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Written by Charles Rammelkamp. Charles Rammelkamp’s latest book is entitled “Fusen Bakudan” (“balloon bombs” in Japanese), a sequence of poems involving missionaries in a leper colony in Vietnam during the war (Time Being Books). A chapbook is forthcoming from Finishing Line Press entitled “Mixed Signals”. For more on Jewrotica by Charles, see Kitty, Reunion, More Jewish, and The Merkin.
This happened a long time ago, before I went to law school, when I was still in college and planning to follow in my father’s footsteps and become a Presbyterian minister. Maybe it’s precisely this long passage of time that prompts my recollection now; in fact, as it seems so very long ago to me that lately I’ve begun contemplating the concept of “forever.”
I’d come back to Boston for my junior year at Boston University after a summer working in a Capitol Records factory in central Illinois. I found an apartment in short order, and registration wouldn’t be for another few days. So when a college buddy, Paul, a native, invited me to go to the “Marblehead Spaghetti Sauce Contest,” a cook-off between two contestants at the beach, I gladly accepted.
We drove north out of the city mid-afternoon on a glorious sunny end-of-summer day to the Oceanside cottage where maybe a hundred people had gathered for the party.
“Beer’s in the cooler,” the host, a friend of Paul’s, announced as soon as we arrived, in a heavy New England accent (“Bee-yuh’s in the coo-luh.”)
Besides Paul I was acquainted with maybe three or four others I’d seen around campus over the last couple of years, and I gravitated toward those people. We greeted one another and exchanged information about how our summers had gone. Several had gone overseas – Europe, Japan, India – and one had had a job in New York. By comparison, mine had been pretty drab, and I tried to make a joke of it.
“The Beatles kept me busy all summer,” I told them, as if my job driving a forklift with pallets stacked with boxes of record albums from the factory floor to the loading dock were part of the glitzy entertainment industry. “Their new greatest hits collections, 1962 – 1966 and 1967 – 1970, were hot items. So were Grand Funk and Maureen McGovern.”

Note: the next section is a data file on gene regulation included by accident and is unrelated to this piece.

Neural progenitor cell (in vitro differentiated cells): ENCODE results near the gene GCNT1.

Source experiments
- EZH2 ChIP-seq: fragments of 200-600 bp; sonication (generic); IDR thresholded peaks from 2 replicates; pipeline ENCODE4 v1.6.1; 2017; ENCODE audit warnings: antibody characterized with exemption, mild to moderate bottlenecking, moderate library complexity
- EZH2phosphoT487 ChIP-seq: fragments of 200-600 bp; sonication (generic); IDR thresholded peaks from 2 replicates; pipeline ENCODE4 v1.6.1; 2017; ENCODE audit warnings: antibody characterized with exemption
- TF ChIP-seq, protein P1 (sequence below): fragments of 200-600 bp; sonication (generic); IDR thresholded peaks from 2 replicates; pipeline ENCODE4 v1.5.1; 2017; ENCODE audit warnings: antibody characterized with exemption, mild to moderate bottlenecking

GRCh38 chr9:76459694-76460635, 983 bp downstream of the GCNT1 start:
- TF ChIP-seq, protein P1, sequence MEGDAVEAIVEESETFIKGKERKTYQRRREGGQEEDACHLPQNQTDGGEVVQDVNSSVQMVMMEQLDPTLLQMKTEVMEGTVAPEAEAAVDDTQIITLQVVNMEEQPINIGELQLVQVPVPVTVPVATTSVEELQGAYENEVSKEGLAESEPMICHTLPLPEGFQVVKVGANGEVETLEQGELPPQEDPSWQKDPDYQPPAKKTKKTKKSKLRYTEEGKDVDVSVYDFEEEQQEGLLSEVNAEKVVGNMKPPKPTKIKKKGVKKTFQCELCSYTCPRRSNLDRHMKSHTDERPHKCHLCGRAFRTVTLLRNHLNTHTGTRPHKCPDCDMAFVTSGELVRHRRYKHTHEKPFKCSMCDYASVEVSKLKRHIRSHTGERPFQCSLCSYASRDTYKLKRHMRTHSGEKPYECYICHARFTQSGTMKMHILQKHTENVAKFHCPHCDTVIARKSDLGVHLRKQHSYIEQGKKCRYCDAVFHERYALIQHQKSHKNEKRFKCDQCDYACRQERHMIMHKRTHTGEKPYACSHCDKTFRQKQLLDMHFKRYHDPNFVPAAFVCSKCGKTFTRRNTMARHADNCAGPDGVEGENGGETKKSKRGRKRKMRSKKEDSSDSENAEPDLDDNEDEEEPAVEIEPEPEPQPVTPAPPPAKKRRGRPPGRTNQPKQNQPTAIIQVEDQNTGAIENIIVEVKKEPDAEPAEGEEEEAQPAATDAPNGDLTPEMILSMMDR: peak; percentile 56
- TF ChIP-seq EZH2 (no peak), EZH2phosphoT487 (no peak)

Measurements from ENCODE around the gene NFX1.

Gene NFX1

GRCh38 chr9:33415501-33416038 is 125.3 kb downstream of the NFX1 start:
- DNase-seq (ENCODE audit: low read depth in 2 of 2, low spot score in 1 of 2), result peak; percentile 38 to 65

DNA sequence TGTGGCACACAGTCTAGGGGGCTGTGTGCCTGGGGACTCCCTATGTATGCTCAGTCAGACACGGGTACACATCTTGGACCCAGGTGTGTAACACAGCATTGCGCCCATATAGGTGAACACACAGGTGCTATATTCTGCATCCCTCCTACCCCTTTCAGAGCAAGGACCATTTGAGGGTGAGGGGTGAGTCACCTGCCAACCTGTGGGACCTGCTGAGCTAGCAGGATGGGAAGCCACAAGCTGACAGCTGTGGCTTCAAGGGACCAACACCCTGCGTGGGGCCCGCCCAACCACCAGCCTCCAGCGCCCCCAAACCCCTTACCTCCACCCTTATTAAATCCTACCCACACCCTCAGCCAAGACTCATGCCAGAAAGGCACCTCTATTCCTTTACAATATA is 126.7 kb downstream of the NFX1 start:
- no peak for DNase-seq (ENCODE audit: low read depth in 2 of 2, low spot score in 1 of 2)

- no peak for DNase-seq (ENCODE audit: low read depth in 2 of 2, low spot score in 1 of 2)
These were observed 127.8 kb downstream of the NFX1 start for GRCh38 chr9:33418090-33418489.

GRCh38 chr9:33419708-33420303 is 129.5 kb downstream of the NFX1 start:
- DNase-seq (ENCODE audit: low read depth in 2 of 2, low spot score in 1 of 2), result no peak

“There’s got to be a morning after,” one boy mocked the Canadian singer, but I noticed I’d caught the attention of a dark, good-looking girl in an adjacent group of partiers.
“Why don’t we put on some music?” somebody suggested, whether because of my comments or not, I don’t know, and so somebody put on the new Bob Marley and the Wailers album and cranked the sound way up. Pretty soon you could smell marijuana on the sea breeze. The party was getting started, all right. The spaghetti sauces were still simmering in the kitchen, and we killed time drinking and smoking.
By the time the contest got underway – everybody was given two plates of pasta, one green and one red, with the different sauces and voted for their favorite – everybody was mellow and relaxed.
“Hey,” one drunken boy bellowed. “You know how I can prove it was a Polack who invented the pussy?”
Everybody stopped talking, briefly, and looked over at him.
“Who else would put a snack bar next to a shithouse?”
The dark girl and I looked at each other and away, smiling at some private intimacy. And then, a little stoned, I found myself over-thinking that glance. What did it mean? Was it flirty, over the crude sex reference; was it mutual tolerant recognition of the loudmouth, a stock character at parties like this? Was it simple mirth at the joke? Was it an invitation? Whatever the case, I found my attention drawn to her, as if somebody were physically turning my head in her direction, and the only voice I seemed to hear in that loud, raucous cacophony of voices and music was hers.
“Anybody who’s the lover of a Jewish woman automatically becomes Jewish, forever,” she was saying to another girl. “It’s an old legend.”
So she was Jewish! It explained the dark good looks, the exotic pools of her brown eyes, exciting and unfamiliar to a small-town Midwestern boy.
“Oh, Sarah! Don’t be so romantic!” her companion giggled. “I know all about matrilineal descent. Born of a Jewish mother you’re automatically Jewish. But having sex with a Jewish woman? What rabbi would buy that?”
Sarah laughed. “I didn’t say it was Halachic! I said it was an old legend. I didn’t make it up, Jenny, I swear!” She waved a bottle of beer like a magic wand, absolving herself. “It’s like that old Lenny Bruce routine. How does it go? All New Yorkers are Jews, all disaffected Irish Catholics are Jews?”
Sarah! So I had her name, and in a few minutes I contrived to get next to her and ask, innocently, “So, Sarah, which sauce did you vote for?”
“The green,” she replied emphatically, as if to say who in their right mind wouldn’t. “The herbs and spices in the red were just all over the place.”
“I kind of liked the red,” I shrugged.
“You voted for the red?” She looked at me as if I were crazy.
“Can you forgive me?”
In the middle of a drink of beer she nearly choked, laughing, and put a gentle hand on my shoulder. “I forgive you…what’s your name?”
“Oh, like Philip Roth! I’ll remember. Only, you aren’t Jewish, right?”
“I was just reading Maimonides on the Ger Toshav,” I blurted, without answering her question (it didn’t need an answer, did it?). Technically, I’d read about the Ger Toshav for a course on Judaism the previous semester. “The ‘resident-alien’ in the Jewish community.”
“Rambam,” Sarah murmured, and she guessed at my association of ideas. “Who’s a Jew, right?”